Stroke patients' awareness of risk and readiness to change behaviors
Date of this Version
Behavior change is an important component of secondary stroke prevention. The transtheoretical model, which describes behavior change as occurring through a series of stages, may be a useful way of assessing patients' readiness to change behavior. The model has been successfully applied to other chronic conditions and argues that people progressing "forward" through the stages are more likely to successfully change their behavior. The aim of this study was to describe stroke patients' readiness to change behaviors for stroke-related risk factors using this model, in the absence of a behavior modification intervention.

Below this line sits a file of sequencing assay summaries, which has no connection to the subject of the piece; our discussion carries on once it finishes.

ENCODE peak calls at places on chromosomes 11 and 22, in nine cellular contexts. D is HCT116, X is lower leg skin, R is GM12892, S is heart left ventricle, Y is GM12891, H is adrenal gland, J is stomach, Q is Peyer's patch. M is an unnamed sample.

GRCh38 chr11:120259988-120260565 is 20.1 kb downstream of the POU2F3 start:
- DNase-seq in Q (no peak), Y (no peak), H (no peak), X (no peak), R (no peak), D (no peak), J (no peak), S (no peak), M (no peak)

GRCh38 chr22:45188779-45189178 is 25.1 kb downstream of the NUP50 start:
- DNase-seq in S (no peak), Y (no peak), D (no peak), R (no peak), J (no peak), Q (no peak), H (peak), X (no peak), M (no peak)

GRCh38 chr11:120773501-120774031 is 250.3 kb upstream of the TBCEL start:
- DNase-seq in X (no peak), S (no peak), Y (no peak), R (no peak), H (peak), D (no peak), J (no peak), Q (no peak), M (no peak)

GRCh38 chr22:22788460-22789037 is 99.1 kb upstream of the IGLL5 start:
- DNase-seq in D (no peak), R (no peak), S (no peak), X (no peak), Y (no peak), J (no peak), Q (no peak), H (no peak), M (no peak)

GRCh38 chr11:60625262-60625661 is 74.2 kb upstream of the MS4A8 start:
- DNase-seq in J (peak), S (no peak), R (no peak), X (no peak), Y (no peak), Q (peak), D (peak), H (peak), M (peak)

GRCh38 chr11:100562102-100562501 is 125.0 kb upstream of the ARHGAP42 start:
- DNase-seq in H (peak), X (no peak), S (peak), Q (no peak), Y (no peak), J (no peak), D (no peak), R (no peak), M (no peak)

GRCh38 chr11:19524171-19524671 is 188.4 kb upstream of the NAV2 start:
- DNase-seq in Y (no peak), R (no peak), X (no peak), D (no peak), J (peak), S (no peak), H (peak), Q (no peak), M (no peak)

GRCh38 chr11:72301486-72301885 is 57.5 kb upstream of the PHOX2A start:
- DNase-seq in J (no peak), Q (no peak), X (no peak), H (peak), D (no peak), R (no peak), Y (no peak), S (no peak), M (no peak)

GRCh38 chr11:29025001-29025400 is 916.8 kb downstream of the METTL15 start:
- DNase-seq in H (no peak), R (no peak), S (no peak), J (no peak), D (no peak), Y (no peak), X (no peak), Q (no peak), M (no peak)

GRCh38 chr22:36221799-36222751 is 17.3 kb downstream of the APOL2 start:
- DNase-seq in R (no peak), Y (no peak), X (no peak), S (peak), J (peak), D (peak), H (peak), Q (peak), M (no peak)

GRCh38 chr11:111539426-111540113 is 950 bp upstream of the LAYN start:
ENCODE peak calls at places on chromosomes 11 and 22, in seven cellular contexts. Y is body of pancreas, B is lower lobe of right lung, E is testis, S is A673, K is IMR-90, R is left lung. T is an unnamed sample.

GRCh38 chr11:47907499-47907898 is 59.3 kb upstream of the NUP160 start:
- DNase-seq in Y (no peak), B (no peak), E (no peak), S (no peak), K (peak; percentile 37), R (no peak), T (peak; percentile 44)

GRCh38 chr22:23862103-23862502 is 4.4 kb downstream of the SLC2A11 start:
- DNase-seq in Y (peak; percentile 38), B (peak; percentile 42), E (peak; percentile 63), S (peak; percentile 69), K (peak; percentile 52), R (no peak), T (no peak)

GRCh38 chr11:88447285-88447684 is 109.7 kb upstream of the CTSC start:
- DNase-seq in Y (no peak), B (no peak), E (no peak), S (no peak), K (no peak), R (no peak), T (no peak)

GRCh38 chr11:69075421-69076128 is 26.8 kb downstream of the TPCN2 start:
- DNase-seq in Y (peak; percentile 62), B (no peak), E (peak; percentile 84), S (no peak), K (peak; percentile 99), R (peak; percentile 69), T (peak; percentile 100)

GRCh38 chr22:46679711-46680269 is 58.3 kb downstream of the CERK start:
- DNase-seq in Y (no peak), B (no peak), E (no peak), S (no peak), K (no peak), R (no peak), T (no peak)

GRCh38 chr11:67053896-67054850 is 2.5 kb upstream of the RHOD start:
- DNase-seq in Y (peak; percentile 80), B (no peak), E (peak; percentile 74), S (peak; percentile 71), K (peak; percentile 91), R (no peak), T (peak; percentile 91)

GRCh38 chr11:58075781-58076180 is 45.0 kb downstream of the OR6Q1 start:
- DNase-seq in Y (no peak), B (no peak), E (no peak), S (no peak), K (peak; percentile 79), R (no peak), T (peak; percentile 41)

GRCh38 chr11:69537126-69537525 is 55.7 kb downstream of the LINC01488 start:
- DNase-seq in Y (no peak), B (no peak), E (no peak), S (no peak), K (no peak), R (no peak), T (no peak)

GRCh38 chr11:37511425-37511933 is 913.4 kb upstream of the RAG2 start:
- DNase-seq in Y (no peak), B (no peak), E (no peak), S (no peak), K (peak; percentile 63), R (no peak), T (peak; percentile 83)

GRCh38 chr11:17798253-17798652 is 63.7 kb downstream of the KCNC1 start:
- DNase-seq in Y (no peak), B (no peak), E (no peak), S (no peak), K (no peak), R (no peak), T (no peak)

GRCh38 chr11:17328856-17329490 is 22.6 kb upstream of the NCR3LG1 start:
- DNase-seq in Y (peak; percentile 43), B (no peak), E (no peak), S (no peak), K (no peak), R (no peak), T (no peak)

Patients (n = 27) from an acute stroke ward of a major metropolitan hospital in Brisbane, Australia, were interviewed prior to and at 3 months following hospital discharge regarding their awareness of stroke risk factors and their readiness to change stroke risk-related behaviors.
At both points in time, 30% of patients could not spontaneously nominate one or more stroke risk factors. Despite a trend of "forward" progression in stages of change between the 2 interviews for behaviors relating to hypertension, heart disease, and high cholesterol, there were no statistically significant changes over time for any of the behaviors. Patients' readiness to change stroke risk-related behaviors differed for each risk factor.
Acknowledging that patients' readiness to change may differ for each risk factor may promote more effective facilitation of stroke secondary prevention behaviors.
This document has been peer reviewed.